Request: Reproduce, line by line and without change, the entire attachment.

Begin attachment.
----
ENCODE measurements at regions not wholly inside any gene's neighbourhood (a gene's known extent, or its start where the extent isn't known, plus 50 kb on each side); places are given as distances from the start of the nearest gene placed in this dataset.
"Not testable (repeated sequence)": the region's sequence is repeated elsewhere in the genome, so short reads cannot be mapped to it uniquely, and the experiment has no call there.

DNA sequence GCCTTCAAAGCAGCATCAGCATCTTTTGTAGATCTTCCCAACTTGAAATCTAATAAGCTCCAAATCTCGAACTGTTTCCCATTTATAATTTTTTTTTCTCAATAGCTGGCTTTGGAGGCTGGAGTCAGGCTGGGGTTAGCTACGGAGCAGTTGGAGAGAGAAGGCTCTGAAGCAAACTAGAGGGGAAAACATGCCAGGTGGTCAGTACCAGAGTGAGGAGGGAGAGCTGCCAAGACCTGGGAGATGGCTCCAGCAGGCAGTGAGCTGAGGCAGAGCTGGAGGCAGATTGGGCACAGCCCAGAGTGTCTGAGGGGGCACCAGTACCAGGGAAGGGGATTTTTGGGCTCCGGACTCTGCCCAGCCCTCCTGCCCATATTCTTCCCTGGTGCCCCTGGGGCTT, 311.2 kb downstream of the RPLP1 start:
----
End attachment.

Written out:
ENCODE measurements at regions not wholly inside any gene's neighbourhood (a gene's known extent, or its start where the extent isn't known, plus 50 kb on each side); places are given as distances from the start of the nearest gene placed in this dataset.
"Not testable (repeated sequence)": the region's sequence is repeated elsewhere in the genome, so short reads cannot be mapped to it uniquely, and the experiment has no call there.

DNA sequence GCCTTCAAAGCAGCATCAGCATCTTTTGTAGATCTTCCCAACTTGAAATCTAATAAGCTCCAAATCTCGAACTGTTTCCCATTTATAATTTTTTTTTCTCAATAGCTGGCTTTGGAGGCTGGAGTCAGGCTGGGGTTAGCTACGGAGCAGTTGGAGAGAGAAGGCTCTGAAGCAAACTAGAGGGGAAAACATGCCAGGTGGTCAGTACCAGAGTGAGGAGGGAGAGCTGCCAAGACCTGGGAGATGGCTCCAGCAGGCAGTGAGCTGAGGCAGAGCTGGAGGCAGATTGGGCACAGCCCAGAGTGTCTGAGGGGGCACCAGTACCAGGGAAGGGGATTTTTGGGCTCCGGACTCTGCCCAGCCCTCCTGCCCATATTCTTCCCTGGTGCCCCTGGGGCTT, 311.2 kb downstream of the RPLP1 start: